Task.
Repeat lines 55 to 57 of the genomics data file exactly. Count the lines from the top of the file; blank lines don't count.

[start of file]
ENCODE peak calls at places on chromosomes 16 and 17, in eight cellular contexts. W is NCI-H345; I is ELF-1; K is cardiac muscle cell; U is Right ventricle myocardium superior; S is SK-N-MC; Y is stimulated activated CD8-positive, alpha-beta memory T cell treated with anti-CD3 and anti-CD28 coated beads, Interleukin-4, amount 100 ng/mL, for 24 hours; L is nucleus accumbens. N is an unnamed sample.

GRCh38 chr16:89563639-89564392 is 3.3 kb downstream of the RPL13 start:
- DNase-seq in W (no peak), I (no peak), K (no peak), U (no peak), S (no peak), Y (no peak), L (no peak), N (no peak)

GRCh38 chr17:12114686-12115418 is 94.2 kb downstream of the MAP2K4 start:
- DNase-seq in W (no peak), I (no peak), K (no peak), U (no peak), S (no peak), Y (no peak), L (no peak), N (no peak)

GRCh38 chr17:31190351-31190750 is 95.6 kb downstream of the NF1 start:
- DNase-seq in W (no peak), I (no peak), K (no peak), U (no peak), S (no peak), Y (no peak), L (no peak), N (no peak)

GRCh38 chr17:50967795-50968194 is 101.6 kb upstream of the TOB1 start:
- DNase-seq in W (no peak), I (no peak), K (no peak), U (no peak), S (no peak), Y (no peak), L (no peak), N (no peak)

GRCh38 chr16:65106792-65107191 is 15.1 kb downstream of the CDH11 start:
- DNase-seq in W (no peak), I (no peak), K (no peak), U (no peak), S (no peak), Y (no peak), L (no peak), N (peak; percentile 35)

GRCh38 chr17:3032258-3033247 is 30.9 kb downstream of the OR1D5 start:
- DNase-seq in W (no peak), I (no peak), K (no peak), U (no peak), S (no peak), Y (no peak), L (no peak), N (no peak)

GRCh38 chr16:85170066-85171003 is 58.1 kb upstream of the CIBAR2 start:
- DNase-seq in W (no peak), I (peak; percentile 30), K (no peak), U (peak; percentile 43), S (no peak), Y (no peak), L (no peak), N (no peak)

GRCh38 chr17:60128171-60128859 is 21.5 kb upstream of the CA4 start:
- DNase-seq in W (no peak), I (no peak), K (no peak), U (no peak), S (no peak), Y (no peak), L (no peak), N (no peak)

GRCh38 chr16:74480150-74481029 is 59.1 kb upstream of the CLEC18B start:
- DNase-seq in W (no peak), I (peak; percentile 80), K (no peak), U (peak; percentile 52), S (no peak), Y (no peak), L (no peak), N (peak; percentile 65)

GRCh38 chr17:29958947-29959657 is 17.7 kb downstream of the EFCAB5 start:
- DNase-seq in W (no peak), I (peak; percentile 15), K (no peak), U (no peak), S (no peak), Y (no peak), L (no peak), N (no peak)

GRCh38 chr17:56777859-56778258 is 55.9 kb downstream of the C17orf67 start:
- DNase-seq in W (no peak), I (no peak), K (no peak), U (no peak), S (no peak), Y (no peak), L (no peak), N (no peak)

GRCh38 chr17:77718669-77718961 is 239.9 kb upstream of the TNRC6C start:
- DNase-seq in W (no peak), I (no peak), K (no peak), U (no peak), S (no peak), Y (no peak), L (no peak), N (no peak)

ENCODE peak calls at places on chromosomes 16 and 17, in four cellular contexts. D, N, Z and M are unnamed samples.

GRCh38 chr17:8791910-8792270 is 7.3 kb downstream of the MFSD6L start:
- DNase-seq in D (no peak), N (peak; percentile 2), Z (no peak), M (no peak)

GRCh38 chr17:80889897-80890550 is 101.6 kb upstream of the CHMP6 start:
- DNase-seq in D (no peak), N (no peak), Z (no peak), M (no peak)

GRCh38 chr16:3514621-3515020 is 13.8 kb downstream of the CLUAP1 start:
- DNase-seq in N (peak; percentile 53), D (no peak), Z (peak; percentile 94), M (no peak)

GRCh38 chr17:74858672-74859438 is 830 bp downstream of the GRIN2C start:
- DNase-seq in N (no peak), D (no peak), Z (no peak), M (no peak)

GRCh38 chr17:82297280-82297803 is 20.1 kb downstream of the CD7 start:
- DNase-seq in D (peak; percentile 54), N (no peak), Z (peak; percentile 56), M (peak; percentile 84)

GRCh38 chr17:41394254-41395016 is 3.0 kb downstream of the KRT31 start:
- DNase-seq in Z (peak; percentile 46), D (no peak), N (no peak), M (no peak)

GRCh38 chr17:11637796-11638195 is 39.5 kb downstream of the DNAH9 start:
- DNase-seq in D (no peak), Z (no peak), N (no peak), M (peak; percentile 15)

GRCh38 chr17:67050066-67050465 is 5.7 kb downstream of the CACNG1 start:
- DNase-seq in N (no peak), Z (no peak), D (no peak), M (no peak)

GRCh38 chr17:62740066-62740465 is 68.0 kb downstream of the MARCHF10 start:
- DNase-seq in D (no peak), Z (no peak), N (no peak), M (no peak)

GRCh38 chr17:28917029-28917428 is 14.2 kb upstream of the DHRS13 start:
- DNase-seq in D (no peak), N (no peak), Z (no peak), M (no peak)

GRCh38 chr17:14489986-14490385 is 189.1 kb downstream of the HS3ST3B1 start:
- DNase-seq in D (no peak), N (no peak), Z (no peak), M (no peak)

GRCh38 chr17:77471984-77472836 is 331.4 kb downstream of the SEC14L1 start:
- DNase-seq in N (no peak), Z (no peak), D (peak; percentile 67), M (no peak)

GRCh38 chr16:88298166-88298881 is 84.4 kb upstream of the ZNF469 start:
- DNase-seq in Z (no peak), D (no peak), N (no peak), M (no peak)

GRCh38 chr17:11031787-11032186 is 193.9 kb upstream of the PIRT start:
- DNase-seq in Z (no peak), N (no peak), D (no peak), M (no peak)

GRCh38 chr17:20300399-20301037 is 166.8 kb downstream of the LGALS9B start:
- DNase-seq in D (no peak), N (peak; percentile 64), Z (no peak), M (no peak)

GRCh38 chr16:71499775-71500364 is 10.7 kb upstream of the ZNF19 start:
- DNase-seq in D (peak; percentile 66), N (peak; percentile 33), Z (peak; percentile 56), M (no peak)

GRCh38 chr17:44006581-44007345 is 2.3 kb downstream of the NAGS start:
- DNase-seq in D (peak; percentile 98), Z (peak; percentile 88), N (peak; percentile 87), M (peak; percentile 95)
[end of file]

GRCh38 chr17:20300399-20301037 is 166.8 kb downstream of the LGALS9B start:
- DNase-seq in D (no peak), N (peak; percentile 64), Z (no peak), M (no peak)

GRCh38 chr16:71499775-71500364 is 10.7 kb upstream of the ZNF19 start: